It's more important than ever to schedule your permanent change-of-station move as soon as possible, experts say, as access issues with online moving tools, an increase in short-notice relocations and a shortage of movers could wreck some service member's plans.


The peak moving season is May 15 to the end of August, when more people are moving – and not just military personnel. As that window approached, U.S. Transportation Command officials were working to strengthen the Defense Personal Property System, the online moving portal that, for two weeks in March, suffered access issues for relocating troops, moving companies and military transportation offices alike.

Some service members and transportation offices had trouble getting online to arrange for moves and complete other tasks associated with the moving process. Some moving companies weren't able to pull information about service members' shipments that they were supposed to handle. 


"There were intermittent access issues to the system, not complete denial of services, but absolutely some frustration that affected all systems users," said Air Force Lt. Col. Todd Jensen, director of the property system at Surface Deployment and Distribution Command.


The problems have been resolved, Jensen said, but he advised service members who run into technical problems logging in to Move.mil to contact the transportation office on base that handles household goods moves. Personnel in those offices may have some workarounds to handle moves, and would be able to decode what the system can or can't do.

You can find your transportation office’s contact information on the locator map link at Move.mil. Or, go to MilitaryOneSource.mil, scroll to the Installation Program Directory at the bottom and search for "Household Goods/Transportation Office" in the program/service pull-down menu.


Those in the moving industry say most of the problems have been cleared up, but there are some issues that continue to plague the system.


"The fear is that DPS remains an unstable platform and that many of the problems we have been experiencing will raise their ugly heads during the summer," said Charles White, senior vice president for the International Association of Movers.


Another issue this year is the Navy's short-notice time frame on sailors' PCS orders. Sailors are getting their orders two months in advance, rather than the normal three to four months, because of budget constraints, the service said.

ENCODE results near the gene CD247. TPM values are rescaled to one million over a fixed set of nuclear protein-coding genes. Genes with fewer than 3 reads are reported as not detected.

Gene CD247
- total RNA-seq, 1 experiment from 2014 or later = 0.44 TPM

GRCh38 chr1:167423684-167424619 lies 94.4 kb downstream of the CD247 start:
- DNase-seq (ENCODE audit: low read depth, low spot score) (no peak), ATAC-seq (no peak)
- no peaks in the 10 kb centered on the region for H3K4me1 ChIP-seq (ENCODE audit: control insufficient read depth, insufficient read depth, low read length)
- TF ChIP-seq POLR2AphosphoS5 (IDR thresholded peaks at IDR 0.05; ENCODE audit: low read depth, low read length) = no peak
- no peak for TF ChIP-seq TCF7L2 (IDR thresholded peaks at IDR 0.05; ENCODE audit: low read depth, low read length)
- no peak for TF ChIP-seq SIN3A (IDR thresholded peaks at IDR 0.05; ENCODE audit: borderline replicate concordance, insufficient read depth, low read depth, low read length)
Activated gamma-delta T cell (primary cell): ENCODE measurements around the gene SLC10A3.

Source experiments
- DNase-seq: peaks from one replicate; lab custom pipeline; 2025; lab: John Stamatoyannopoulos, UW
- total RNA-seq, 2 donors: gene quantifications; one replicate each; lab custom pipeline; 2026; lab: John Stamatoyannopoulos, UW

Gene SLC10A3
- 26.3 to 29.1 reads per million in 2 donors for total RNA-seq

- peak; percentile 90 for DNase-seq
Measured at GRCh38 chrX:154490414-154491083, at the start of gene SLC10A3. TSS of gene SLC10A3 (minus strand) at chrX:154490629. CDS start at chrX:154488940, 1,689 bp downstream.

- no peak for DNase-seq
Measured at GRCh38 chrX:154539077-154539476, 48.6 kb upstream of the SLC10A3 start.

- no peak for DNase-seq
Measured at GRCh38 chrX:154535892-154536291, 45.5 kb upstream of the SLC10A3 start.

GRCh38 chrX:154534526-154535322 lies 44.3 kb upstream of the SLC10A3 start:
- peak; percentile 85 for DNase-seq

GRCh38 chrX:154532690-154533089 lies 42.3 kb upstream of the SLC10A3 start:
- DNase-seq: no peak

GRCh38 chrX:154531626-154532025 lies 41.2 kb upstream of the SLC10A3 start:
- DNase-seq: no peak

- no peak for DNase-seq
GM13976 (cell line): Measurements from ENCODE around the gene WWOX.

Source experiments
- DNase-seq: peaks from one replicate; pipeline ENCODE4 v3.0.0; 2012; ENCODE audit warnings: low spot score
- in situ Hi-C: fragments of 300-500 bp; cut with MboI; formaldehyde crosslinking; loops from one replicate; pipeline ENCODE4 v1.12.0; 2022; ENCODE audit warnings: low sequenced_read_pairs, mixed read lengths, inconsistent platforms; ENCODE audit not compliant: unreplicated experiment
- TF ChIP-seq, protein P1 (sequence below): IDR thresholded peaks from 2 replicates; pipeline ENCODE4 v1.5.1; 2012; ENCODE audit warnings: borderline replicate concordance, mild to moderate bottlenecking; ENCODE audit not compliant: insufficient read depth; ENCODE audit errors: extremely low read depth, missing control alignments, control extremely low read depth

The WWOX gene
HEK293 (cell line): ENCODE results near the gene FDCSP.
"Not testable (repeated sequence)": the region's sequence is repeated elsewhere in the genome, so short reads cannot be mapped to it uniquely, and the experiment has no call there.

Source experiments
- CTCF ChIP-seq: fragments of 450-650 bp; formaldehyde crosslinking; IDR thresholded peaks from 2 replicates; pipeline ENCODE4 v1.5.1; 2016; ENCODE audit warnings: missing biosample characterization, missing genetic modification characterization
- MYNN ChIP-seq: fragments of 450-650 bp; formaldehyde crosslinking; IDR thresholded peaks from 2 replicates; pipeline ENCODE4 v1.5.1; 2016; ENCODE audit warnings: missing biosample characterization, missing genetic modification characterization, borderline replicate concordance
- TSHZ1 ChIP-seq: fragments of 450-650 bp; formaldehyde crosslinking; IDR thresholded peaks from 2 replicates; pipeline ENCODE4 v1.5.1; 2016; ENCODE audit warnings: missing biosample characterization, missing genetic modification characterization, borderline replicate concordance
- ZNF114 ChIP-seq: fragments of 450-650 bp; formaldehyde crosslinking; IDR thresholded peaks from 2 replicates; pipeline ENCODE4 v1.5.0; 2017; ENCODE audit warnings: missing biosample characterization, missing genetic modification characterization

When service members of any branch try to book a move weeks ahead instead of 90 days or more ahead, it makes it more difficult to get the desired move date, Jensen said.


The bulk of moves haven't happened yet, but White said the industry already is coping with the short-notice moves. If sailors get their information into the Move.mil website as soon as they get their orders, he said, they should receive a move date in a timely fashion.

HELP WANTED


There have been some persistent issues with the moving industry lacking enough truck drivers, packers and other personnel to load and unload trucks – problems that industry experts said will continue.


White said one moving company that has been "a significant DoD industry player" has ceased operations, a move that could limit available resources to move people for the rest of the year.


Some areas have more of a crunch than others, especially in the "peak of the peak" moving season – from June 15 to July 15 – and especially where there are large concentrations of service members. Top points of congestion include the national capital region; San Diego; Norfolk, Virginia; and eastern North Carolina. Moves involving Hawaii, North Dakota, South Dakota and Montana may also see labor availability issues.


Jensen said SDDC has an open solicitation to get additional transportation service providers into the business of moving military personnel.


"The goal is to have viable new government-approved TSPs by the end of this peak season … and to have some for this season in those areas we are trying to target," Jensen said.


White said he is concerned that this effort is too late to make much difference in the 2017 peak season.


"We are also concerned that adding TSPs only in areas where they feel they have a capacity crunch will not truly add any capacity," he said. "The real capacity needs are at the local level, at the agent level, not at the TSP/carrier level." he said.

Those agents are the truck drivers, the packers, the loaders and unloaders that are hired by the TSPs to do the work.


There also have been issues with installation access for some moving companies, said John Becker, director of military policy for the American Moving and Storage Association. Each base has its own background check policy, he said, and the delay caused by such access problems "causes an accordion effect" as workers are late to their initial location, then the next, and so on.


Becker gave a recent example of a company spending three days to pack up a military family's shipment, then returning the fourth day to find installation personnel wouldn't allow the 72-year-old driver onto the base because he'd been in a fight 45 years ago.